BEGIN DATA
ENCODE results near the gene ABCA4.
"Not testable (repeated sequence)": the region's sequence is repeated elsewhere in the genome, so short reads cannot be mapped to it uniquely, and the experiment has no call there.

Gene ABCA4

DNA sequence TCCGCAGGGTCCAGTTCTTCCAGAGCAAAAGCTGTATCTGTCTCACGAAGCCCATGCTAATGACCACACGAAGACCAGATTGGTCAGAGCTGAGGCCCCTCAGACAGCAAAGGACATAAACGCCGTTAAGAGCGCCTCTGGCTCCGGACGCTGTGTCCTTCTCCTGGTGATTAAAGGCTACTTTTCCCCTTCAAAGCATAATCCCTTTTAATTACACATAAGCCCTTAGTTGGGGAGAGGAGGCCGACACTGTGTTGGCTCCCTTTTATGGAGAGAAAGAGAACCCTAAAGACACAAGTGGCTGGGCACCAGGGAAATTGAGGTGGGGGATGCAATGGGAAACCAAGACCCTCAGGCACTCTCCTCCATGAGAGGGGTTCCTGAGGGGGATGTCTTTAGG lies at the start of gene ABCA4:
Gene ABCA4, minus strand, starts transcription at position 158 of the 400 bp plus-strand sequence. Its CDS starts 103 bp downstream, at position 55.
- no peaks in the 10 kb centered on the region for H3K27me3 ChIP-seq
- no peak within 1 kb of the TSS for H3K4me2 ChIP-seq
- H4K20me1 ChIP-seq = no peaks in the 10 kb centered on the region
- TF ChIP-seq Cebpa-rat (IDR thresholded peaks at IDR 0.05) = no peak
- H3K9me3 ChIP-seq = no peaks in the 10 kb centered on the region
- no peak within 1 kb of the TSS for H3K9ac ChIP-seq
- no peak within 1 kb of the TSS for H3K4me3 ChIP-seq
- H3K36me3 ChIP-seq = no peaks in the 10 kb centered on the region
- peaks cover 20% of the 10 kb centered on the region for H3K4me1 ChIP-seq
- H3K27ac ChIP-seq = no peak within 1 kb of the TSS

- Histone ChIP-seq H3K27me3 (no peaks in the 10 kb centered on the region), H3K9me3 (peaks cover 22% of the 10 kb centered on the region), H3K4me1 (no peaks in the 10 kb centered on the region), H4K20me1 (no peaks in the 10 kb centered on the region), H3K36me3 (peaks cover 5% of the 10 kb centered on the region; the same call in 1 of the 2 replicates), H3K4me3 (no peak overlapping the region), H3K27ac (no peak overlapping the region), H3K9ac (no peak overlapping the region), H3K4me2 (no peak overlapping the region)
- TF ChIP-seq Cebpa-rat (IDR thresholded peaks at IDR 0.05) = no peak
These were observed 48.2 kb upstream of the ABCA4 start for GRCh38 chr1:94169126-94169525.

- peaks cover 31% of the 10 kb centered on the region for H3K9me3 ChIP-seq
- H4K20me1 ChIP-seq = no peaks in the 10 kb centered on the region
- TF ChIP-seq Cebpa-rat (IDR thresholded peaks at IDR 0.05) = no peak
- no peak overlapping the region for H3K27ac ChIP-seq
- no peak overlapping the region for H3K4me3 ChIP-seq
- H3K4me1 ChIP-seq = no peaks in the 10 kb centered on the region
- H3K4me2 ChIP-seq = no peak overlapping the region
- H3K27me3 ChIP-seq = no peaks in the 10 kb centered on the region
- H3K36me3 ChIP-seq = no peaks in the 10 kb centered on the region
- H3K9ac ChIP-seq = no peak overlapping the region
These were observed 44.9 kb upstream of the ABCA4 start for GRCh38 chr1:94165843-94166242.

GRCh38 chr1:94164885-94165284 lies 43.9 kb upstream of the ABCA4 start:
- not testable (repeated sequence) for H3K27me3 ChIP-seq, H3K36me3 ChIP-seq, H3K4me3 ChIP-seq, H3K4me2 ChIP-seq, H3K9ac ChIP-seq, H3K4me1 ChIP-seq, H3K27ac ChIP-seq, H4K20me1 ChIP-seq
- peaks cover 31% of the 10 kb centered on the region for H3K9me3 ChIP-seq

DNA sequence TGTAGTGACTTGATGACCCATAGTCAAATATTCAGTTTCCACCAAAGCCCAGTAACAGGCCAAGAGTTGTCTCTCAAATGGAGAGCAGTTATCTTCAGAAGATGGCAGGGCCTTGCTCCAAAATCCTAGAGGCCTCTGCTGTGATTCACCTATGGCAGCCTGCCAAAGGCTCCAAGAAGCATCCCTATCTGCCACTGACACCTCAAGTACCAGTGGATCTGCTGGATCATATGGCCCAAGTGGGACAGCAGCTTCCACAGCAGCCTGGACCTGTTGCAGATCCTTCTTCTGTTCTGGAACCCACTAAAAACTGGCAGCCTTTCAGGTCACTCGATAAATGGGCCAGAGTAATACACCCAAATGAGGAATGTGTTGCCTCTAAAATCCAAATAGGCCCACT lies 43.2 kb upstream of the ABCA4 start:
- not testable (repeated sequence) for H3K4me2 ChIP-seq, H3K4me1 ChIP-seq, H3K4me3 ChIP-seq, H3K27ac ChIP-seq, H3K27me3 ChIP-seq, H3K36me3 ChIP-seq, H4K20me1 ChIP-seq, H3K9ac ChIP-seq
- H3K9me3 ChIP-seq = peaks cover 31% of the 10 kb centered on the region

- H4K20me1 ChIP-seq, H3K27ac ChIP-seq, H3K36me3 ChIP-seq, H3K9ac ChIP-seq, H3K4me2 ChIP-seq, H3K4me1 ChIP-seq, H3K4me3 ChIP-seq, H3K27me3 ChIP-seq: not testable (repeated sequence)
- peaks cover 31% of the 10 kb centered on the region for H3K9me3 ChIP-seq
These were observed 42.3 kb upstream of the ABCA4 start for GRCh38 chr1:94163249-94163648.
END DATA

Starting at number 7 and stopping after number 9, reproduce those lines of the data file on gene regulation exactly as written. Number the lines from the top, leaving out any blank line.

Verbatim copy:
- no peak within 1 kb of the TSS for H3K4me2 ChIP-seq
- H4K20me1 ChIP-seq = no peaks in the 10 kb centered on the region
- TF ChIP-seq Cebpa-rat (IDR thresholded peaks at IDR 0.05) = no peak